Creating biodiversity one landscape at a time | Bustani State

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Monmouth University hosted Doug Tallamy on January 23 for a lecture on creating a network of local national parks, by growing native plants in our own backyards.

Tallamy is a professor of entomology at the University of Delaware and the best-selling author of Nature’s Best Hope. Tallamy’s talk focused on what people can do in their backyards to create ecological landscapes that can help improve biodiversity in the Garden State.

Tallamy stated that one of the most important things we can do to support biodiversity is to plant native plant species in our landscapes. Native plants support a wide range of native insects, including butterflies and moths, and these insects are a major food source for birds. By planting native plants, we establish the foundations of the food chain and restore the health and function of the local ecosystem.

The larvae that feed on plants are eaten by birds and used to feed the nests of young birds. Most non-native plant species do not support very many of our native insects or birds in the same way that native plants do.

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A very useful tool to help liven up your garden can be found at originalplantfinder.nwf.org. This online resource provides specific lists of native plants ranked by the number of butterflies and moths that use them as host plants for their caterpillars. Clicking the link and entering your zip code will lead you to a wide selection of native plants that have proven to do well in your area. Included in the list of natives are flowers, herbs, trees and shrubs.

In discussing native species, Tallamy emphasized “keystone species,” the most important plants in our local ecosystem. The stone types resemble the “key” stone in ancient Roman arches. Remove the “key” stone and the arch will collapse. Remove keystone plants and the diversity and abundance of many keystone insect species will diminish.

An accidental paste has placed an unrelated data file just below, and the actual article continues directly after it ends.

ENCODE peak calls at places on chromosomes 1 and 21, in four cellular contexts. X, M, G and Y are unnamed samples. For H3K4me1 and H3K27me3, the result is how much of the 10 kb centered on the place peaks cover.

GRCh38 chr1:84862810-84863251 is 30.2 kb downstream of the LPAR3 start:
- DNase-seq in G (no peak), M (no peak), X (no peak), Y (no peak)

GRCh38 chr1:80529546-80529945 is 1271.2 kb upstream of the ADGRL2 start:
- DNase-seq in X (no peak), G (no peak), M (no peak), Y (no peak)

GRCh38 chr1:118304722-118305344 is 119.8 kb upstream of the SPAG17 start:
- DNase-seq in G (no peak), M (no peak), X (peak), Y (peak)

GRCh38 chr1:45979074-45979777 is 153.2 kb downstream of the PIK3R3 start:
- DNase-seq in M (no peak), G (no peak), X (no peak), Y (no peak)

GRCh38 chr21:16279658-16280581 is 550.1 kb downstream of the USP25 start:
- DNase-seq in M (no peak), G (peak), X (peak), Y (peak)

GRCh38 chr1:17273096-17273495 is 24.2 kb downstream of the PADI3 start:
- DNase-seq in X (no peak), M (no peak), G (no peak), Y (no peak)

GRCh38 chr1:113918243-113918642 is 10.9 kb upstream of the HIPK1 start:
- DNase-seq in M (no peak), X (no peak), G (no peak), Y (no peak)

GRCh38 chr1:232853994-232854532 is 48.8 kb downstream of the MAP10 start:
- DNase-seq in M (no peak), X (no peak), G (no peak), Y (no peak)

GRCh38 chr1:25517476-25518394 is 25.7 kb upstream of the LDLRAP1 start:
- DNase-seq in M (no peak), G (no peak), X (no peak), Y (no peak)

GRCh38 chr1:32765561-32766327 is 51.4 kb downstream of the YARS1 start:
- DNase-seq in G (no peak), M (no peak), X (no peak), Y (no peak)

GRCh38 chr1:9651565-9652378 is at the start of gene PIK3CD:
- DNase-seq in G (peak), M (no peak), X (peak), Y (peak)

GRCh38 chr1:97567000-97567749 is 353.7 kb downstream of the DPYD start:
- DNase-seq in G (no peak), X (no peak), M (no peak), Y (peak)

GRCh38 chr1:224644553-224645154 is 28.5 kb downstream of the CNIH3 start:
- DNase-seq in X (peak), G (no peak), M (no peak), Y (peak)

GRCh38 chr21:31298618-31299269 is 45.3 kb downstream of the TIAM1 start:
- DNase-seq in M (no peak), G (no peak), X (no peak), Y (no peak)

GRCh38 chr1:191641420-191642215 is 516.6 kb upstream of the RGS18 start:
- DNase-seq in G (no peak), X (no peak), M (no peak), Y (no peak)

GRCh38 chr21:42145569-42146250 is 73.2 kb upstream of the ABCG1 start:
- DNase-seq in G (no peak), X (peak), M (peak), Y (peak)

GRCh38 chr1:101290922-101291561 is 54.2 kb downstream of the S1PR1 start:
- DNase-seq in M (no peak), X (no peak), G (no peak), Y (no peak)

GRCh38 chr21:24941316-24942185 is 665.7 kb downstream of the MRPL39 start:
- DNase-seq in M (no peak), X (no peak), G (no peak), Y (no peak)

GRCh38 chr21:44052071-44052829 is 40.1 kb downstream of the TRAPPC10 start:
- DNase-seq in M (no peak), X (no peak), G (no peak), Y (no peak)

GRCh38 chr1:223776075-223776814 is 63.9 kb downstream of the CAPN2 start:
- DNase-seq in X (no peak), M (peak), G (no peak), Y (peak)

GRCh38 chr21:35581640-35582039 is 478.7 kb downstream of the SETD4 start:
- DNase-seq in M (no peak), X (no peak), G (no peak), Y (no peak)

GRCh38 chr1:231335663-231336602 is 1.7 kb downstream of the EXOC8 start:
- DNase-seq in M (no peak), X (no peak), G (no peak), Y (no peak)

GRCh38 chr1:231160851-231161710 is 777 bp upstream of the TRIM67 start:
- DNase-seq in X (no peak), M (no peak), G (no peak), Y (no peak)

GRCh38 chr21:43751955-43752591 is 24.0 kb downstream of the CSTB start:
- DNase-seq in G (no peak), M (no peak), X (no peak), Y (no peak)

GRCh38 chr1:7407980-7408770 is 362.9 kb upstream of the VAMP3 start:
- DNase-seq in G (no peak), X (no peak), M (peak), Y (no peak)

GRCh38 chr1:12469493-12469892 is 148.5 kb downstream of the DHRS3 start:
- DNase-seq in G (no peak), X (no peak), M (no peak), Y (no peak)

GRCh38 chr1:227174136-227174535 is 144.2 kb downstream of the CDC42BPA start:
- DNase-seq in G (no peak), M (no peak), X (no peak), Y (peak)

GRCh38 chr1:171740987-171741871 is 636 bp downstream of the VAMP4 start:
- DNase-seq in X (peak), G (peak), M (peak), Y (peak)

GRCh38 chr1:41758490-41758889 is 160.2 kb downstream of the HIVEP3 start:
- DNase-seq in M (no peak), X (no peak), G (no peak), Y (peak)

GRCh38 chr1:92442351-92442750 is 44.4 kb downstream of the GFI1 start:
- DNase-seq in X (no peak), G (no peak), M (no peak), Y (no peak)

Keystone species are plants that have formed symbiotic relationships with local wildlife over millions of years, creating the most productive and sustainable wildlife habitats. Keystone plants are unique to local food webs within ecoregions.

At the top of Tallamy’s list of “essential species” is the oak tree. Native oaks can support the caterpillars of more than 500 species of butterflies and moths, which happen to be the vital food source for more than 96 percent of songbirds. Illustrating the importance of the acorn as a keystone species, a pair of Carolina chickadees requires 6,000 to 9,000 caterpillars to raise just one young brood. Chickadees, among many other birds, depend on oak trees.

Besides Keystone Species, Tallamy discussed his local national park initiative. This is a group effort of individual homeowners, property owners, land managers, farmers, and anyone with some soil to plant to start a new habitat by planting native plants and removing most invasive plants. He stressed that although our national park system is large, it is too small and isolated to provide sufficient habitat for the many animals that depend on our natural areas for their survival. The initial goal of Homegrown National Park is for homeowners to collectively plant 20 million acres of native plant species in their yards across the United States. This represents approximately half of the lawns of private property.

Tallamy’s letter calls for small efforts by many people to create new ecological networks that will increase plant and animal populations throughout the county. Home Grown National Park is a 501(c)(3) non-profit organization. The website homegrownnationalpark.org/about-us/ is very helpful.

William Erickson is the agriculture and natural resources agent at Rutgers Cooperative Extension in Monmouth County. Dennis McNamara is a fellow in the agriculture program at Rutgers Cooperative Extension in Monmouth County.

This article originally appeared on MyCentralJersey.com: Creating biodiversity one landscape at a time | Bustani State

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